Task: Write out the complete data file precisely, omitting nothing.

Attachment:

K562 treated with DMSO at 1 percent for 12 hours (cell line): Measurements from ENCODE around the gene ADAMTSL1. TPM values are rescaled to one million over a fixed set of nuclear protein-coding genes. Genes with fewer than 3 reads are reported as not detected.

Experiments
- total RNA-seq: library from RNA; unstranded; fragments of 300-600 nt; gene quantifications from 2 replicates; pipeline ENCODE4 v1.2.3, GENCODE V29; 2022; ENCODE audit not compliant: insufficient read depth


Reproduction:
K562 treated with DMSO at 1 percent for 12 hours (cell line): Measurements from ENCODE around the gene ADAMTSL1. TPM values are rescaled to one million over a fixed set of nuclear protein-coding genes. Genes with fewer than 3 reads are reported as not detected.

Experiments
- total RNA-seq: library from RNA; unstranded; fragments of 300-600 nt; gene quantifications from 2 replicates; pipeline ENCODE4 v1.2.3, GENCODE V29; 2022; ENCODE audit not compliant: insufficient read depth